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© 2019 by AOA 

 Atlantic Ocean Aquaculture 

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Oceans cover 71% of Earth’s surface and contain 97% of Earth’s water. Not surprisingly, the oceans are the largest source of biotic diversity on the planet. It is estimated that as much as 80% of all life on Earth is found under the ocean surface and an estimated 90% of all photosynthetic life occurs in the oceans. This means that seaweeds and the microscopic algae of the ocean make up roughly nine tenths of all the plant-like life on Earth.

To meet carbon emissions targets, more than 30 countries have committed to boosting production of renewable resources from biological materials and convert them into products such as food, animal feed and bioenergy. In a post-fossil-fuel world, an increasing proportion of chemicals, plastics, textiles, fuels and electricity will have to come from biomass, which takes up land. To maintain current consumption trends the world will also need to produce 50–70% more food by 2050, increasingly under drought conditions and on poor soils. 


Producing large volumes of seaweeds for human food, animal feed and biofuels could represent a transformational change in the global food security equation and in the way we view and use the oceans

Benefits Of Seaweed Production.


1. Most of the world’s oxygen (about 70%) comes from seaweeds and other microscopic algae.

2. Seaweeds support primary production levels that are 6-10 times greater that the most intensive land-based agricultural systems.

3. It is estimated that there are nine times more microscopic algae and seaweeds in the oceans than there are plants on land.
4. Together with microscopic algae called phytoplankton, seaweeds (macroscopic algae) are responsible for all primary production in the oceans and, therefore, form the basis of the food chain in the oceans.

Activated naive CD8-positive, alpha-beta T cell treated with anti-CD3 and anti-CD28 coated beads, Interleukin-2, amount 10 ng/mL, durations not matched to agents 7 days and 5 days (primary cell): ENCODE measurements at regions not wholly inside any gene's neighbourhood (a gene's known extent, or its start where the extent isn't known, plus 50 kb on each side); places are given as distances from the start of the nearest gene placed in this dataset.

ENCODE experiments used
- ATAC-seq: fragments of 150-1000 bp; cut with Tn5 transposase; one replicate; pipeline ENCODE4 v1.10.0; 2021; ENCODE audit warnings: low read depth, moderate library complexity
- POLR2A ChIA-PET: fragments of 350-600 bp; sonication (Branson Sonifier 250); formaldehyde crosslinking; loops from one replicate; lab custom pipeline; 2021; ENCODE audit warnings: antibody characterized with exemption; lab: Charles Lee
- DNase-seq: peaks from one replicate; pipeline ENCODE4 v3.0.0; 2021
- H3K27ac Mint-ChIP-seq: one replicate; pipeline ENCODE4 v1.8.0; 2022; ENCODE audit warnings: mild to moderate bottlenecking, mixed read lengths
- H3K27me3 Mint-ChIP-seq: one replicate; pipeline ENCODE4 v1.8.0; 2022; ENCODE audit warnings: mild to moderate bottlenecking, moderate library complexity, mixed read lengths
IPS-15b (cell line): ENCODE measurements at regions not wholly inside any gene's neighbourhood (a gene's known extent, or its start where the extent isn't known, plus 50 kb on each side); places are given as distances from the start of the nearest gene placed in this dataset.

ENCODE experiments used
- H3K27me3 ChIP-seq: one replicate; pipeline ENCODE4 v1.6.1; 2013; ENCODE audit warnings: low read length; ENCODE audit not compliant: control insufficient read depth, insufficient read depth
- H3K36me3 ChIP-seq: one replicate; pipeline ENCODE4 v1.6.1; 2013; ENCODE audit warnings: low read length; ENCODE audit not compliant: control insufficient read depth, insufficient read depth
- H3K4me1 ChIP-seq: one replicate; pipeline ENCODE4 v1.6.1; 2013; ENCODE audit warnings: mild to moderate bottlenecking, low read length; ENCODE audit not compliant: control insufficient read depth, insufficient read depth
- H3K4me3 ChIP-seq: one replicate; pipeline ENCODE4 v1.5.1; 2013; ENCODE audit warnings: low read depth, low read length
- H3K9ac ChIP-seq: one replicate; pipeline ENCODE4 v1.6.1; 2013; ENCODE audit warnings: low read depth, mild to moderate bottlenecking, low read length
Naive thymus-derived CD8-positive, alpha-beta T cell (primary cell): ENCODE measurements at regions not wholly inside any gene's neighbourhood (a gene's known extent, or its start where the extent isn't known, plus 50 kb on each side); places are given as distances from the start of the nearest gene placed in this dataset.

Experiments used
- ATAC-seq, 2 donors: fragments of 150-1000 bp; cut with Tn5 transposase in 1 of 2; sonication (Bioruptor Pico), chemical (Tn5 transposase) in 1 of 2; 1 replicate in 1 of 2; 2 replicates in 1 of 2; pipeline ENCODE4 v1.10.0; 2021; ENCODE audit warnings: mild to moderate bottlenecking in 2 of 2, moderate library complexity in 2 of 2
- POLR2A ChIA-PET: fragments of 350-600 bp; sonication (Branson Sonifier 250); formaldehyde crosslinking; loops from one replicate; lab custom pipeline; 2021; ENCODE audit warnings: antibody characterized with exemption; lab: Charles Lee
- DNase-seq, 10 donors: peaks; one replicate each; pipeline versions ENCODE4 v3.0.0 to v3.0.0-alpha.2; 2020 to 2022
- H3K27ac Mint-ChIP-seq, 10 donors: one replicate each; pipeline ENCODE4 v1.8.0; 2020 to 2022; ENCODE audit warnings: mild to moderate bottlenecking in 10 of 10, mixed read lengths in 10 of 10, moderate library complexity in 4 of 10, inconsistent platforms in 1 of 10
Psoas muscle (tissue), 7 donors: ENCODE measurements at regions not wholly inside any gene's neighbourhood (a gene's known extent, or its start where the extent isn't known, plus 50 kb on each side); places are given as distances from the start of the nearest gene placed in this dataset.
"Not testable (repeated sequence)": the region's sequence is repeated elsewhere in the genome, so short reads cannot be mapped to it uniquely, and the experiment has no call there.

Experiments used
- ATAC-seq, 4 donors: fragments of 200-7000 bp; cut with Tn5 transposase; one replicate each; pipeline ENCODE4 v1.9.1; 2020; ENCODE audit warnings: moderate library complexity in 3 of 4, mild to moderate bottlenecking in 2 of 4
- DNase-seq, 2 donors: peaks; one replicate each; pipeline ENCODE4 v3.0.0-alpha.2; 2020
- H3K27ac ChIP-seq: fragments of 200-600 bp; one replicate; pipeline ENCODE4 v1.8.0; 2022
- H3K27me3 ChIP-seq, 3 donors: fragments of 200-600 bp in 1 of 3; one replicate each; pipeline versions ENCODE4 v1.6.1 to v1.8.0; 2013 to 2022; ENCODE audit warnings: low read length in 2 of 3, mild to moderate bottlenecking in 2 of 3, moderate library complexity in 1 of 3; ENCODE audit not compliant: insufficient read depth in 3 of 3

5. Seaweeds are amongst the fastest growing organisms on the planet. For example, under optimal conditions, the giant kelp Macrocystis pyrifera, can grow nearly a metre (three foot) a day – attaining lengths in excess of 50m.
6. While most seaweeds are soft and fleshy, a large number of particularly red seaweeds are hard as rock. These hard red seaweeds, commonly known as coralline algae, deposit lime into their cell walls.

7. Strictly speaking, seaweeds are not plants. Only green seaweeds are considered plants as they have given rise to land plants. However, like plants, most algae and seaweeds depend on sunlight to create energy through photosynthesis.

8. Many argue that red seaweeds should be placed in a kingdom all of their own. They are the only group of organisms on the planet that possess three life cycle stages.

9. Seaweeds assimilate minerals directly from the sea and are thought to be the single most nutritious foods that you can eat. Rich in trace elements and vitamins, many of them frequently contain more protein than meat and more calcium than milk.

10. The word seaweed is so commonly used, yet to refer to these marine algae as ‘weeds’ is very far from the truth. Although we often cannot smell or taste them, many ingredients in our foods and household products come from the sea and from seaweeds.

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